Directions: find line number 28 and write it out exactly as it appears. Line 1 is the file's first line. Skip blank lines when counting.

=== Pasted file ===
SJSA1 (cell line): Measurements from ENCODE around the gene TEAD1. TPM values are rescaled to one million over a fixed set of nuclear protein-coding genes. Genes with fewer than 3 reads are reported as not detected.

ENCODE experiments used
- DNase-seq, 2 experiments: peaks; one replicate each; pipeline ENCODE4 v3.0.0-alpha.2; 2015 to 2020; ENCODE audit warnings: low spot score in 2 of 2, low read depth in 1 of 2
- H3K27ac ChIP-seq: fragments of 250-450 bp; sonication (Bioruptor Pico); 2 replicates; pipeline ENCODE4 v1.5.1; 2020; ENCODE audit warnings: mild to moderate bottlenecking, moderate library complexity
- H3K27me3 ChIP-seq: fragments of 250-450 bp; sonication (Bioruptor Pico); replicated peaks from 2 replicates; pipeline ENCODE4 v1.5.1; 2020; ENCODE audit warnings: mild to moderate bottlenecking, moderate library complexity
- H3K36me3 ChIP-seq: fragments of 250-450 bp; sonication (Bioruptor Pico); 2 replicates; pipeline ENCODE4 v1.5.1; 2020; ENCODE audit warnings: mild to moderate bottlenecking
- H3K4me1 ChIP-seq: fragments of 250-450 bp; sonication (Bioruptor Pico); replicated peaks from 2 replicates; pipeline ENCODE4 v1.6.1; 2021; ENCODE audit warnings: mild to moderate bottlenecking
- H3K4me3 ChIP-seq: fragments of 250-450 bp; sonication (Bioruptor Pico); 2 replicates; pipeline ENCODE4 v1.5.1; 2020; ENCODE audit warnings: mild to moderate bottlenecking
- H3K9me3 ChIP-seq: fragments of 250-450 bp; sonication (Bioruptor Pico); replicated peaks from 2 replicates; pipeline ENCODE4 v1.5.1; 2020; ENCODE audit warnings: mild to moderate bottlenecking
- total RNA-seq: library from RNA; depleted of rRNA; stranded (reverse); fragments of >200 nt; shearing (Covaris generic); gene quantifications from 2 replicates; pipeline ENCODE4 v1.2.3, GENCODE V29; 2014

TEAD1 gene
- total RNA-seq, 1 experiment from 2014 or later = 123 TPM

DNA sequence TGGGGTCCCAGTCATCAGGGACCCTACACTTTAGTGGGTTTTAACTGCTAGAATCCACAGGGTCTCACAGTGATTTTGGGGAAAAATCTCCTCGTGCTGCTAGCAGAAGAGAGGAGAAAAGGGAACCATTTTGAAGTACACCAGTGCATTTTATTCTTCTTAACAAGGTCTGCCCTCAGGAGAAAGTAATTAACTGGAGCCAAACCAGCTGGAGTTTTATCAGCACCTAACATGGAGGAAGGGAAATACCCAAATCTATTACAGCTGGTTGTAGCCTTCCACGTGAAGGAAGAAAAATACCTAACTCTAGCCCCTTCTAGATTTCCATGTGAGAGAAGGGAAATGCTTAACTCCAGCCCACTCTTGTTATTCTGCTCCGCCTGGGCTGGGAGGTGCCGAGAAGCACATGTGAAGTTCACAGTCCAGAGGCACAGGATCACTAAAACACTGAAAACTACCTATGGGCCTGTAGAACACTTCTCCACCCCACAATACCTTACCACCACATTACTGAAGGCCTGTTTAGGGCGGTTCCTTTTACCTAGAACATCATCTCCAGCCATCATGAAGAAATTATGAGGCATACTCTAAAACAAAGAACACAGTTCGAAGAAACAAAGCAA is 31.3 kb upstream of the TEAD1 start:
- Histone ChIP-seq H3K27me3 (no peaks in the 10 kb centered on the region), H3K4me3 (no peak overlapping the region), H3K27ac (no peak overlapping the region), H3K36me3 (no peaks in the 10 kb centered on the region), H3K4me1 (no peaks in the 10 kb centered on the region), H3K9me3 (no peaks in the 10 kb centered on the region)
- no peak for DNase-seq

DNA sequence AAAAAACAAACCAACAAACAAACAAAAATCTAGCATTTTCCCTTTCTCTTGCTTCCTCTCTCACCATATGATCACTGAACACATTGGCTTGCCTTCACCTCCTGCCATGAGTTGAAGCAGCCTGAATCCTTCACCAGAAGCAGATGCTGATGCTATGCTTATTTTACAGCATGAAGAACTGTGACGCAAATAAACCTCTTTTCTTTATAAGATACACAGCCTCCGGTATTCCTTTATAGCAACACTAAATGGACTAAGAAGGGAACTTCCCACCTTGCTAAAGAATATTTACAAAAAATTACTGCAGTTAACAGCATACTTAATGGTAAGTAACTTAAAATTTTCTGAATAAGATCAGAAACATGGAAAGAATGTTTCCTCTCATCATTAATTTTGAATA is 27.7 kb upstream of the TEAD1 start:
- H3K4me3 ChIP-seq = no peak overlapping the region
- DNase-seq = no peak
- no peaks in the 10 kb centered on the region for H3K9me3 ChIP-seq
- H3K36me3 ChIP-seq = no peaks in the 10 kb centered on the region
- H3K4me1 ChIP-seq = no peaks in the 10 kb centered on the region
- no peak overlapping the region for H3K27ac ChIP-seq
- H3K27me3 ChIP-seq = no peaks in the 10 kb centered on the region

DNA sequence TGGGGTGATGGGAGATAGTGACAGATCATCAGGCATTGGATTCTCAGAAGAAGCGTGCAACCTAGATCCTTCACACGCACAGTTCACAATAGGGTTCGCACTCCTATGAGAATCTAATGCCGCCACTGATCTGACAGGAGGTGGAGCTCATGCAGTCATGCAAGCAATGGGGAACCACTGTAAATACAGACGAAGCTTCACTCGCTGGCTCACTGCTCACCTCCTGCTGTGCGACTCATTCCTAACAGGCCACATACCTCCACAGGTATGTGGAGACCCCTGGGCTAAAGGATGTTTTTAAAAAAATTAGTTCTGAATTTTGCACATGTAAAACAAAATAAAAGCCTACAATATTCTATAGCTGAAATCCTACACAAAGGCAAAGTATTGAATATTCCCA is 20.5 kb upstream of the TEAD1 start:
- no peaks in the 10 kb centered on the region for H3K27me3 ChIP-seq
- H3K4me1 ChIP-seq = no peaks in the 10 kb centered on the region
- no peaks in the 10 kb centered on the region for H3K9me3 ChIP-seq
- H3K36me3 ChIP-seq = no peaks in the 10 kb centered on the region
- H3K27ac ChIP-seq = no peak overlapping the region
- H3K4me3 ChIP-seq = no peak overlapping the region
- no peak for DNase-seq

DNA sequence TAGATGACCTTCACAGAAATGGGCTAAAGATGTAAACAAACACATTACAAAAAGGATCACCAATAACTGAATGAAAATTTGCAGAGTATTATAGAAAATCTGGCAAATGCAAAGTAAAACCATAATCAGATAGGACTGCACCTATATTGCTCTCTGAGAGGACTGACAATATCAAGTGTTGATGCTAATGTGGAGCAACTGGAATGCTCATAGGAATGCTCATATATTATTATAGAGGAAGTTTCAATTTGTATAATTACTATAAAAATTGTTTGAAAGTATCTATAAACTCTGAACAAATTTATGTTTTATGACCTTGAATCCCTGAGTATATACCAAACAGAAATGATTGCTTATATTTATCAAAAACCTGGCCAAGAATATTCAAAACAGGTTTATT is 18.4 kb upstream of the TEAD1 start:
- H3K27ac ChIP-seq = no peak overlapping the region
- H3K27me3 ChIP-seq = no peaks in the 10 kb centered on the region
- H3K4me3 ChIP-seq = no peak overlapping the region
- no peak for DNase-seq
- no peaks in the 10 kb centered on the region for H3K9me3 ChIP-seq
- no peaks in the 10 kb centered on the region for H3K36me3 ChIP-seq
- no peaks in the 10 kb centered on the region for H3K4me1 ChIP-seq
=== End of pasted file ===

- H3K36me3 ChIP-seq = no peaks in the 10 kb centered on the region